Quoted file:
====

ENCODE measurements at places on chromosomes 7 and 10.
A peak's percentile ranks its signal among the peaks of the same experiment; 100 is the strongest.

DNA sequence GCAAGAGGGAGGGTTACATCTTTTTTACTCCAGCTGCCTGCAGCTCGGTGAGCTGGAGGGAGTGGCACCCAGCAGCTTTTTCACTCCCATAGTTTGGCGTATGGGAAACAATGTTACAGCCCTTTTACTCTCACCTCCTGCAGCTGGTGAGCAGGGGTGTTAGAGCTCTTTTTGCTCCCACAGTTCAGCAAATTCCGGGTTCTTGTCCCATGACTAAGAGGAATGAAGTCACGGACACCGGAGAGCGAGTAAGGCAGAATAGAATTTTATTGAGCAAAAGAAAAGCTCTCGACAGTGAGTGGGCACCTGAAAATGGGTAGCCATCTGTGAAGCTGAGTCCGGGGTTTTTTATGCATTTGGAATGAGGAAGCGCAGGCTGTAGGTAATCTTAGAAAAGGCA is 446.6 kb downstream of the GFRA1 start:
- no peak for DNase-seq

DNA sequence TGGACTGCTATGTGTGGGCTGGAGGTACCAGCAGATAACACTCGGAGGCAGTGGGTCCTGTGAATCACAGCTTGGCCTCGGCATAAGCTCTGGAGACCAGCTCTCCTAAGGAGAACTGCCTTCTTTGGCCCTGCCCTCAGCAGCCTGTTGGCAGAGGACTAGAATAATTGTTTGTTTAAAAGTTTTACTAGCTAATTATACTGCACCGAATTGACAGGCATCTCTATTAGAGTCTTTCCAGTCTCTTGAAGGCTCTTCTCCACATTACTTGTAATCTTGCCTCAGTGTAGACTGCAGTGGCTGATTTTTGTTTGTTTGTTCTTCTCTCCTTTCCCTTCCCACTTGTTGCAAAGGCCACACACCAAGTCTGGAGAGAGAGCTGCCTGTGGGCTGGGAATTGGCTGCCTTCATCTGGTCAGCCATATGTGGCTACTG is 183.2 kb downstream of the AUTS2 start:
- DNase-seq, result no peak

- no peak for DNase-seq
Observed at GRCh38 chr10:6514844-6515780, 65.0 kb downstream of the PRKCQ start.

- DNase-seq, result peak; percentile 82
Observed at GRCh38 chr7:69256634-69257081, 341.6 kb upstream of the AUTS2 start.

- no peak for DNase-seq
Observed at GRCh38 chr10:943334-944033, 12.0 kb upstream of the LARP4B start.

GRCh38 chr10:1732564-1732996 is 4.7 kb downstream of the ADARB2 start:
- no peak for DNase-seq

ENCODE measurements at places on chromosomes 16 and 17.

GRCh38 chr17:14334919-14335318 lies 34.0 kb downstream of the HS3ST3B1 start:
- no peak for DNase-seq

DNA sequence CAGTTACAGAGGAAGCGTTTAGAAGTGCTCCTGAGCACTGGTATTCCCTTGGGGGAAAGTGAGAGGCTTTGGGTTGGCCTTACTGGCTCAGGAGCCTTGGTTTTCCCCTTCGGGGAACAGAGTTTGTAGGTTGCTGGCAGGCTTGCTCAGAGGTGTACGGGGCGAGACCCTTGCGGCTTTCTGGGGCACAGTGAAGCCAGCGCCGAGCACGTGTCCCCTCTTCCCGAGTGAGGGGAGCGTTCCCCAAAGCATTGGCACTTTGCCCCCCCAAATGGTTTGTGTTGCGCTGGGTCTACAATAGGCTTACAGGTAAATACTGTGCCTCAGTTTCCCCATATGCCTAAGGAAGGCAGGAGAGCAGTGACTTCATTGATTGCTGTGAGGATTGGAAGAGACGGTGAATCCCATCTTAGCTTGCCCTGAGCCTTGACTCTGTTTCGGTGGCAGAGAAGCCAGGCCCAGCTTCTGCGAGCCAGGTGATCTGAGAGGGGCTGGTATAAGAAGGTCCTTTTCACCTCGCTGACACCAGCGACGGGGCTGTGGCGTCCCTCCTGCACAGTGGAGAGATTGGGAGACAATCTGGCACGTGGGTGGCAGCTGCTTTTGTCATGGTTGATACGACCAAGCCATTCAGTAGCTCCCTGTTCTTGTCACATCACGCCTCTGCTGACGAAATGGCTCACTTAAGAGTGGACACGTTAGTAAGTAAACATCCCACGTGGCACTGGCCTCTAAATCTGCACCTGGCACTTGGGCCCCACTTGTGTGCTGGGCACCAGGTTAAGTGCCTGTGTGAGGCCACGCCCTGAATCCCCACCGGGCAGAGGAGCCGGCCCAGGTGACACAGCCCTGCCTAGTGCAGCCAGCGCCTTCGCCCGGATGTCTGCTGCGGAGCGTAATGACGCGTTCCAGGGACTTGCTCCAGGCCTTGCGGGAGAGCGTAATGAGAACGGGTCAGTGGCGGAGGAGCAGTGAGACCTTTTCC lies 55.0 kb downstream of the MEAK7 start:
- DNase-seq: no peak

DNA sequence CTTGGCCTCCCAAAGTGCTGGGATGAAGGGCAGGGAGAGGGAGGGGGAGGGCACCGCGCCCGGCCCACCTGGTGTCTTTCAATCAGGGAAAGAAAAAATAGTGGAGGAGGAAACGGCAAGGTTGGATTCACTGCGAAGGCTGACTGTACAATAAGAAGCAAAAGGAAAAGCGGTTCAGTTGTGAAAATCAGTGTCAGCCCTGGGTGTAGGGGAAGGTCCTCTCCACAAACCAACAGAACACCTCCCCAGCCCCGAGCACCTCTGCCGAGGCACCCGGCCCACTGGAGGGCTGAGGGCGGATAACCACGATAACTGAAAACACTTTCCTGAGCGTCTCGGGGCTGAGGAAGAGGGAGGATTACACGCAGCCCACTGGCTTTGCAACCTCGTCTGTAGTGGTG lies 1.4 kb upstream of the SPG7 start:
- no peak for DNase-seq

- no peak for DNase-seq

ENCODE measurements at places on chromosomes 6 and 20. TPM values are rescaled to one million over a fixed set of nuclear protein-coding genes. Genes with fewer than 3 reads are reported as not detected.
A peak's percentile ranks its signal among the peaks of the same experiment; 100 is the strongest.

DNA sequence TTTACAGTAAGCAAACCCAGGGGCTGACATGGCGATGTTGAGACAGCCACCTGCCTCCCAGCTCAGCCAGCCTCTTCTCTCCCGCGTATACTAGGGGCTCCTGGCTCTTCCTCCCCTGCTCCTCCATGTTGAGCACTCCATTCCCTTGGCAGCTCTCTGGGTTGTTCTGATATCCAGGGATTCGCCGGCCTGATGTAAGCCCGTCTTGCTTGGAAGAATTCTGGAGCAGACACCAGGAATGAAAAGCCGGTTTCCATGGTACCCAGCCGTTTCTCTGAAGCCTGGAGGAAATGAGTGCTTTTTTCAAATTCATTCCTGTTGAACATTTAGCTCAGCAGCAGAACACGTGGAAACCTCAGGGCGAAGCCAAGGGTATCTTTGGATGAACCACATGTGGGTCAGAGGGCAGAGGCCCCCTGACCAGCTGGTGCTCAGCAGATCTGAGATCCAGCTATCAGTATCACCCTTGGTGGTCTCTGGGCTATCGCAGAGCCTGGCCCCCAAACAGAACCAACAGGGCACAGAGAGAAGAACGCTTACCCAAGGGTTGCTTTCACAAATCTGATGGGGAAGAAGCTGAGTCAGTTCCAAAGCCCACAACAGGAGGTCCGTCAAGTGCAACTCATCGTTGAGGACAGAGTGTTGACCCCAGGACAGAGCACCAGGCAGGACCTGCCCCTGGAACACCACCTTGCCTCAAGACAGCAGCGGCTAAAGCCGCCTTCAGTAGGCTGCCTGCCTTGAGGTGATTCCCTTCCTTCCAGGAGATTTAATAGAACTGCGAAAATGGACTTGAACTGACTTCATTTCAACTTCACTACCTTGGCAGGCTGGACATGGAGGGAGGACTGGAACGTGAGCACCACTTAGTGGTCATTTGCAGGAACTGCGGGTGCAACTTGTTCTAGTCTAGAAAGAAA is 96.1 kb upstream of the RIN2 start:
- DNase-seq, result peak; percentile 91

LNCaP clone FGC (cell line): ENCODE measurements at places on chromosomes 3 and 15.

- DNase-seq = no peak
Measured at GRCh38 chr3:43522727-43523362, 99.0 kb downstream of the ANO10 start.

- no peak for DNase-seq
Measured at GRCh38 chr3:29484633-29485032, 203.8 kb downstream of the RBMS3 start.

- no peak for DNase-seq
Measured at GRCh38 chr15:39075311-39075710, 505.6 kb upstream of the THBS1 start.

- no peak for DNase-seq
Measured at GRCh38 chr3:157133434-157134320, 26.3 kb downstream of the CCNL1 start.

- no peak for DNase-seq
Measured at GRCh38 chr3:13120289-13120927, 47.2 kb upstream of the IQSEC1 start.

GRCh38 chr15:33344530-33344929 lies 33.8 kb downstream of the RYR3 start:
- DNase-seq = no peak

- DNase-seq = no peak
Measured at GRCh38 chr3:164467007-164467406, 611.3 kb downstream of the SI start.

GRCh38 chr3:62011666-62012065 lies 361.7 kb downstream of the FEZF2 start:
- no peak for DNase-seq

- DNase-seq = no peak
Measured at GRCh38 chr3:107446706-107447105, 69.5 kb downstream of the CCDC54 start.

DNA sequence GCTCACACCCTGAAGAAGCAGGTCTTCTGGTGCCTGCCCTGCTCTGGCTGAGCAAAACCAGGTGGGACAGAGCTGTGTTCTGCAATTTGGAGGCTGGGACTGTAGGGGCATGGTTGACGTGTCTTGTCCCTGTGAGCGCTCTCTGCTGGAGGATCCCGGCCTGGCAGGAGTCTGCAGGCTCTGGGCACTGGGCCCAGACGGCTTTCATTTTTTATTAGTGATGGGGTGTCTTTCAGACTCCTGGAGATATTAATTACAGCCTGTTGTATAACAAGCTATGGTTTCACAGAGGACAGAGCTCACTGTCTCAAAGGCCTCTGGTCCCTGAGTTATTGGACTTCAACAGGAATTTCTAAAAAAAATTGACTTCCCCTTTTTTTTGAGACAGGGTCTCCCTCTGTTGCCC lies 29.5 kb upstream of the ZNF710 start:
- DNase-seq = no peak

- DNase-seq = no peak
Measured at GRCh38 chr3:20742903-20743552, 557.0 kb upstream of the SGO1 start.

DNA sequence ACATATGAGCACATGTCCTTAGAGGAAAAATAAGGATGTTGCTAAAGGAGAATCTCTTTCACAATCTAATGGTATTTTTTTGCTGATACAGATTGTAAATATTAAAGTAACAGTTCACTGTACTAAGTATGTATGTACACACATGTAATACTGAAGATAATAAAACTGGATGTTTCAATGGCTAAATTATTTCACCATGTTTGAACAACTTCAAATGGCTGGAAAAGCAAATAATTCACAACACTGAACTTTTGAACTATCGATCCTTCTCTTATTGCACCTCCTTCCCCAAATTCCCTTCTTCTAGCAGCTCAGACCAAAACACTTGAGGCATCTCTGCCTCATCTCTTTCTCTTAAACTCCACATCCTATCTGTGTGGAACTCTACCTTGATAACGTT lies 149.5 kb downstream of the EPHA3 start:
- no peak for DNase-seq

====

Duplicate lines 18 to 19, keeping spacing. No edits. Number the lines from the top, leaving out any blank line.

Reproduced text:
DNA sequence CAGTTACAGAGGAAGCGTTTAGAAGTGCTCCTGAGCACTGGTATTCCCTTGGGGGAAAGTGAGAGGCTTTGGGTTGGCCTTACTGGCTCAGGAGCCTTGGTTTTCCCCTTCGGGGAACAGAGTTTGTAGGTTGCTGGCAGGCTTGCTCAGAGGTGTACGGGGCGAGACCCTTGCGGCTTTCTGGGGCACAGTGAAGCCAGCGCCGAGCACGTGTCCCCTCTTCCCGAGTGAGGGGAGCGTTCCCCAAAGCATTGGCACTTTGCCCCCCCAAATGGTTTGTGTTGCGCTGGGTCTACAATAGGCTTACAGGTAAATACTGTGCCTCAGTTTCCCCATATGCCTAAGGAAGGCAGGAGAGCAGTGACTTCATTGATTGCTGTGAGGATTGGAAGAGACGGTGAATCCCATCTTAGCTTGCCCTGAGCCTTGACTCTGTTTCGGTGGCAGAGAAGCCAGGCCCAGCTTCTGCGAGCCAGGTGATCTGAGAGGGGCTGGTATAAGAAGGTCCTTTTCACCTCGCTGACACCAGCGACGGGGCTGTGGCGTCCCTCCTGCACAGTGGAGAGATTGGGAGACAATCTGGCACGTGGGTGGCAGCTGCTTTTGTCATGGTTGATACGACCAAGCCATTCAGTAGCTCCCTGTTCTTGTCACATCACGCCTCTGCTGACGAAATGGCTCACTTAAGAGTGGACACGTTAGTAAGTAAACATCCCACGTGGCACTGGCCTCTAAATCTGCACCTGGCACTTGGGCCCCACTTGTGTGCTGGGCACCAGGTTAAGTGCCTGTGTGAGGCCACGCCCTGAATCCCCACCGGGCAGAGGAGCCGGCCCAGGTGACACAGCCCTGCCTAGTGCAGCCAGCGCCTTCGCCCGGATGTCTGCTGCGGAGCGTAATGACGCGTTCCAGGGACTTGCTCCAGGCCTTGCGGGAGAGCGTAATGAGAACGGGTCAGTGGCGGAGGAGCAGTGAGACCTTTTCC lies 55.0 kb downstream of the MEAK7 start:
- DNase-seq: no peak